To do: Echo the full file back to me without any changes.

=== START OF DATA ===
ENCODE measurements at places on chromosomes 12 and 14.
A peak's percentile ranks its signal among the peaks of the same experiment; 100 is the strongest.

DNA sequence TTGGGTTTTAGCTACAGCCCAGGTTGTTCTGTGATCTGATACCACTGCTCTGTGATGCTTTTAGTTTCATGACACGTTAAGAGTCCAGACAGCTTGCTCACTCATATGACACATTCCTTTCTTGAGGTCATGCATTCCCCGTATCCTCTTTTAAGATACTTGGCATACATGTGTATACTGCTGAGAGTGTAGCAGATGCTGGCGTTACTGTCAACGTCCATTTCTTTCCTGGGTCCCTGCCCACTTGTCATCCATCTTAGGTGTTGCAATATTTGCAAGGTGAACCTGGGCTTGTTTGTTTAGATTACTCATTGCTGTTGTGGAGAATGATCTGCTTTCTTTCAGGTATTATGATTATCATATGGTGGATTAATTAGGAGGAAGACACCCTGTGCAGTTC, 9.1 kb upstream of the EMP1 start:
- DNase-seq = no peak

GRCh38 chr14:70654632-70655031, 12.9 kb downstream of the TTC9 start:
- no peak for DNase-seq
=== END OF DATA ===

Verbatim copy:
ENCODE measurements at places on chromosomes 12 and 14.
A peak's percentile ranks its signal among the peaks of the same experiment; 100 is the strongest.

DNA sequence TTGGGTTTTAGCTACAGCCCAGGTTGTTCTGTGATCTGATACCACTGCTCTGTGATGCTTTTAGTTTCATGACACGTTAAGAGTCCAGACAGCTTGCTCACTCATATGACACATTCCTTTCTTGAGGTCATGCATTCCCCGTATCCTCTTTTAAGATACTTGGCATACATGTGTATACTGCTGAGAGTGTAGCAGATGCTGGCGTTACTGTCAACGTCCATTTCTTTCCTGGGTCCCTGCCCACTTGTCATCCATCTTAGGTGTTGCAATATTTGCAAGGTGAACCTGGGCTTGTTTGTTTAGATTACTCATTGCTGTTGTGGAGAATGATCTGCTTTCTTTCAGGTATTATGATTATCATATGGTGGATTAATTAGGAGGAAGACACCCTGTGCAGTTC, 9.1 kb upstream of the EMP1 start:
- DNase-seq = no peak

GRCh38 chr14:70654632-70655031, 12.9 kb downstream of the TTC9 start:
- no peak for DNase-seq